skip to main content

H.R. 3228 (112th): Confidential Informant Accountability Act of 2011

The text of the bill below is as of Oct 14, 2011 (Introduced).



1st Session

H. R. 3228


October 14, 2011

introduced the following bill; which was referred to the Committee on the Judiciary


To require Federal law enforcement agencies to report to Congress serious crimes, authorized as well as unauthorized, committed by their confidential informants, to amend title 28, United States Code, with respect to certain tort claims arising out of the criminal misconduct of confidential informants, and for other purposes.


Short title

This Act may be cited as the Confidential Informant Accountability Act of 2011.




In general

Not later than March 1 and September 1 of each year, the head of each department that contains a law enforcement agency shall, with respect to each law enforcement agency within that Department, fully report to the House Committee on Oversight and Government Reform, the House Committee on the Judiciary, the Senate Committee on Homeland Security and Governmental Affairs, and the Senate Committee on the Judiciary all serious crimes, authorized and unauthorized, committed by informants maintained by the law enforcement agency.


Period covered

Each report due on March 1 of a year shall cover serious crimes that took place during the 6 month period beginning July 1 and ending December 31 of the preceding year. Each report due on September 1 of a year shall cover serious crimes that took place beginning January 1 and ending June 30 of that year.





Each report under subsection (a) shall include a description of the total number of each type and category of crime; the amount of drugs involved if the crime is a drug crime; the amount of money involved if the crime is a theft or bribery crime; whether the crime was authorized or unauthorized; and the state in which each crime took place.



The report shall not contain individual informant names, informant control numbers, or other personal identification information that could reveal the identity of an individual informant.


Arrest or charge of informant not To affect duty To report

The duty to report crimes under this section exists regardless of whether the informant has or has not been arrested or charged with the reportable crime in any jurisdiction.



Nothing in this section limits the authority and responsibility of the appropriate committees of each House of Congress to obtain such information as they may need to carry out their respective functions and duties.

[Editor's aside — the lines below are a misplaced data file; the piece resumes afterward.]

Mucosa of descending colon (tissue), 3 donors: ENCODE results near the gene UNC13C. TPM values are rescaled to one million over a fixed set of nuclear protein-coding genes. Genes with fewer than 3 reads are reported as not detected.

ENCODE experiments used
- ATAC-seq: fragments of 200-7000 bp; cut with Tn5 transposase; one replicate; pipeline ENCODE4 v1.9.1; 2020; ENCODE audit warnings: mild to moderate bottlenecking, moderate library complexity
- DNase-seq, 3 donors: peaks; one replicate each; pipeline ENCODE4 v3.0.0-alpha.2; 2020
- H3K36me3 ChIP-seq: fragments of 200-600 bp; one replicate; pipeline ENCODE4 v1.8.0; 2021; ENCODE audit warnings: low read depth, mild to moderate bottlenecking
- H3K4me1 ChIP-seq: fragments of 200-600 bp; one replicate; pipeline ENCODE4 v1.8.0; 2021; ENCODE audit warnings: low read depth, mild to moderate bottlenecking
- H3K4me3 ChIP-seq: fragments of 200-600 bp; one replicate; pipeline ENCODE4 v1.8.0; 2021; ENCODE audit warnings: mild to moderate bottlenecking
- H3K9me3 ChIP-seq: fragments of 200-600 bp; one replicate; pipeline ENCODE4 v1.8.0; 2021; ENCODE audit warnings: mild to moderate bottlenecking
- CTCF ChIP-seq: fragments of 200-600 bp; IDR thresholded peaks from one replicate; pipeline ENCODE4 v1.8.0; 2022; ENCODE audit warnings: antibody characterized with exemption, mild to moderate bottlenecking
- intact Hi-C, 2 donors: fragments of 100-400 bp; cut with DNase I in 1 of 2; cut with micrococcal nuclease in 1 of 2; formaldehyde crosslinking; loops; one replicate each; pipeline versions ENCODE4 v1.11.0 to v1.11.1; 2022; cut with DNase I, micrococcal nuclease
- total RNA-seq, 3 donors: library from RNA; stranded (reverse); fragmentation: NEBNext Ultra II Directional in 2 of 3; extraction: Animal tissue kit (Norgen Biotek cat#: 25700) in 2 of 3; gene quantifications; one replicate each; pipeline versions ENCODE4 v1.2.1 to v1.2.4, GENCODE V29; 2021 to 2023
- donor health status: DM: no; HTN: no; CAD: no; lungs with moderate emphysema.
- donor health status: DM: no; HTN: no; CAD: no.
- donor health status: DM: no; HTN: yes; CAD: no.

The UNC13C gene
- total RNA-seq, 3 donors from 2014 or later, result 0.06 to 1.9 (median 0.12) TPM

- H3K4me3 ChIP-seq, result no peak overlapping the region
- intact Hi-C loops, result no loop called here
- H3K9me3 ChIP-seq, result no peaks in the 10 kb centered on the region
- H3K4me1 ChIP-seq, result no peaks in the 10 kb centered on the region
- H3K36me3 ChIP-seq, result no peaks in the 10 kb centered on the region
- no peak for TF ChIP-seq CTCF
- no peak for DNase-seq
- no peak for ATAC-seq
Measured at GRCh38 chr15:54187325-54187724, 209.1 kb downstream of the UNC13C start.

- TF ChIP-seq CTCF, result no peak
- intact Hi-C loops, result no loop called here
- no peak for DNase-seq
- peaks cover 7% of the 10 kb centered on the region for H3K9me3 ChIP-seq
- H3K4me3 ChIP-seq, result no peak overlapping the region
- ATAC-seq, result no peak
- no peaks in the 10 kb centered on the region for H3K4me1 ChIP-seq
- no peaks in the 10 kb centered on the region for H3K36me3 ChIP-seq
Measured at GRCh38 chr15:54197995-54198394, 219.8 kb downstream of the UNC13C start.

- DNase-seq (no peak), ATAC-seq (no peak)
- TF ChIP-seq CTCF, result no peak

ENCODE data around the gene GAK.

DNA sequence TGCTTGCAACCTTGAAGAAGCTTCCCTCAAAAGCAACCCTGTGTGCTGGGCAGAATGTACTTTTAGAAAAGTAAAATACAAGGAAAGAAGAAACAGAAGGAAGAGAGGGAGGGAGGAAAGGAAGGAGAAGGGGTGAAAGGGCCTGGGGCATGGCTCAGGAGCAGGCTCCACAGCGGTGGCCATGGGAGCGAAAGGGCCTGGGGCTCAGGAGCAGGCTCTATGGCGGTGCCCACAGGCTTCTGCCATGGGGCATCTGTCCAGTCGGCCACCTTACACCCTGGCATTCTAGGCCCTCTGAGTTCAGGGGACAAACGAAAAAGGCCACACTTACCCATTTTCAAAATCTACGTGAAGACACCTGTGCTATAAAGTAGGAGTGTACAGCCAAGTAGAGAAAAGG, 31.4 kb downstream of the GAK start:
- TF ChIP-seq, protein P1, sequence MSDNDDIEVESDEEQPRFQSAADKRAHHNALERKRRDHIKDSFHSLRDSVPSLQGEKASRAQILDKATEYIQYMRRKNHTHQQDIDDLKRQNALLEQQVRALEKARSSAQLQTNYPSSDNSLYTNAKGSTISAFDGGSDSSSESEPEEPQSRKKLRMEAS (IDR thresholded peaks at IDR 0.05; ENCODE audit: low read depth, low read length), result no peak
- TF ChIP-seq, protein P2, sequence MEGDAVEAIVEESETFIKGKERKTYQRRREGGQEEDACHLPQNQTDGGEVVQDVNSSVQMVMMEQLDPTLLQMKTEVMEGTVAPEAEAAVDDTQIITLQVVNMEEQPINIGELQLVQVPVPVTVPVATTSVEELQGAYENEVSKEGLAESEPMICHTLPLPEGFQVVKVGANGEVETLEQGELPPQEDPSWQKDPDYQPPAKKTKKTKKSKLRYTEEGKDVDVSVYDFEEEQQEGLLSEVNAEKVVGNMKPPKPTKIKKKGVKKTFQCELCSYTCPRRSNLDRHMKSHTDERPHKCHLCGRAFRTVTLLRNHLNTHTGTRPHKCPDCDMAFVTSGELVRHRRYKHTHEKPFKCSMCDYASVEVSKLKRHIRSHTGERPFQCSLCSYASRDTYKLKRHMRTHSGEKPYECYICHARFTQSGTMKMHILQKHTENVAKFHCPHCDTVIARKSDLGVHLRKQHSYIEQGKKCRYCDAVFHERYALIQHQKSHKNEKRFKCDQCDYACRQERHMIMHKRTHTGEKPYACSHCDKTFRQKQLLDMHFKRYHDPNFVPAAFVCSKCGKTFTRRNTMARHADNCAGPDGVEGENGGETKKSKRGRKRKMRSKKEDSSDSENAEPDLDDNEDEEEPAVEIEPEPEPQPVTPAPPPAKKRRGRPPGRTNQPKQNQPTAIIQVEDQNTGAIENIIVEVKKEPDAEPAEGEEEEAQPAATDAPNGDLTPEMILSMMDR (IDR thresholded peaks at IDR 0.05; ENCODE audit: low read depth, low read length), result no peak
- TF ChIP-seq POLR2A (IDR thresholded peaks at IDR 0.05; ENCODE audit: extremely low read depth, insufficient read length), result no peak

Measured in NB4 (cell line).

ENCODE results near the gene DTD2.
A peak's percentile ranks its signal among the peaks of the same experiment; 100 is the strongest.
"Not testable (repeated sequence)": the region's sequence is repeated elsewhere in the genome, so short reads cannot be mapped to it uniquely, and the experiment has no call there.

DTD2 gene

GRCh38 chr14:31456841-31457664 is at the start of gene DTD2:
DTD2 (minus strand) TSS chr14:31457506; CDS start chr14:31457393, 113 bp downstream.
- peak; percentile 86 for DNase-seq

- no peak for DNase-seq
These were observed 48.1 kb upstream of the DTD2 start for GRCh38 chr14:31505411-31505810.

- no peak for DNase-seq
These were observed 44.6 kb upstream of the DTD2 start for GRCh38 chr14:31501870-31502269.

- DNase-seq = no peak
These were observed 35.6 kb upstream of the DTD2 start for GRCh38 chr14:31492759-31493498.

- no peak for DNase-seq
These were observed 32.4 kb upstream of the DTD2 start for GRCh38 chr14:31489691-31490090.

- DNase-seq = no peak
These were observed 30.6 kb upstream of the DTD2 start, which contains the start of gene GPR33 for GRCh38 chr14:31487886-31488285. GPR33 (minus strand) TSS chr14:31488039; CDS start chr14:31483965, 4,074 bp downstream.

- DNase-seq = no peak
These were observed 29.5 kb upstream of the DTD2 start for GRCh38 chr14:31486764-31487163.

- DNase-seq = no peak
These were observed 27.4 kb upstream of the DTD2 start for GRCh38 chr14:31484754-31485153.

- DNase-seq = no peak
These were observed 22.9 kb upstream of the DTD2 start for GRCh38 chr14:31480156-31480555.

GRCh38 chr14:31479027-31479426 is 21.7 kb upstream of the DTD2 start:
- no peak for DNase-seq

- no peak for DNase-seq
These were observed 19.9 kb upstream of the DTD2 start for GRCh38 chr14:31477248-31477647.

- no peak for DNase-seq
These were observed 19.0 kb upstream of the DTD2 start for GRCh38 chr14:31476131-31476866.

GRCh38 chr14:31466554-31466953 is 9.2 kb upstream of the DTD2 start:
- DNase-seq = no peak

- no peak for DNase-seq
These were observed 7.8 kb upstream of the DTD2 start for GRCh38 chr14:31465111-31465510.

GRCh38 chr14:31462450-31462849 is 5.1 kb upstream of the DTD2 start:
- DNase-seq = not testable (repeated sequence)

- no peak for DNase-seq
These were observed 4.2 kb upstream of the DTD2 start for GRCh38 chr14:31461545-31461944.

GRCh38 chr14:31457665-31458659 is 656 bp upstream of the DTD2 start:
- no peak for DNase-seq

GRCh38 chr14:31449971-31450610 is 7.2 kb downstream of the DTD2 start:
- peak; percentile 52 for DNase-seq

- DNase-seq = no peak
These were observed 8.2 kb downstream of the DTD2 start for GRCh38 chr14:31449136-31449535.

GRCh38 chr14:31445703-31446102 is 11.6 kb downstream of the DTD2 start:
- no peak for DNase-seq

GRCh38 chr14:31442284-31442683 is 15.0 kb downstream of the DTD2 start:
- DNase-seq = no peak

In this section—


the term department that contains a law enforcement agency means the Department of Justice, the Department of Homeland Security, and the Department of the Treasury;


the term law enforcement agency means Federal Bureau of Investigation, the Drug Enforcement Administration, the United States Secret Service, United States Immigration and Customs Enforcement, and the Bureau of Alcohol, Tobacco, Firearms and Explosives;


the term informant means any individual who is believed to be providing useful and credible information to the law enforcement agency for any authorized information collection activity, and from whom the law enforcement agency expects or intends to obtain additional useful and credible information in the future, and whose identity, information, or relationship with the law enforcement agency warrants confidential handling; and


the term serious crime means—


any serious violent felony as that term is defined in section 3559(c)(2)(F) of title 18, United States Code;


any serious drug offense as that term is defined in section 3559(c)(2)(H) of title 18, United States Code; or


an offense consisting of racketeering, bribery, child pornography, obstruction of justice, or perjury;

that an agent or employee of the relevant law enforcement agency has reasonable grounds to believe that an informant has committed.

Tort claims arising out of the criminal misconduct of a confidential informant


In general

Section 2401(b) of title 28, United States Code, is amended—


by striking A tort claim and inserting (1) Except as provided in paragraph (2); and


by adding at the end the following:


In the case of a claim arising out of the conduct of an employee of the Government with respect to the criminal misconduct of a Government informant, paragraph (1) shall be applied by substituting three for two.



Retroactive effect

The amendments made by this section shall apply with respect to any claim that—


accrued on or after May 1, 1982; and


is presented not later than one year after the date of enactment of this Act.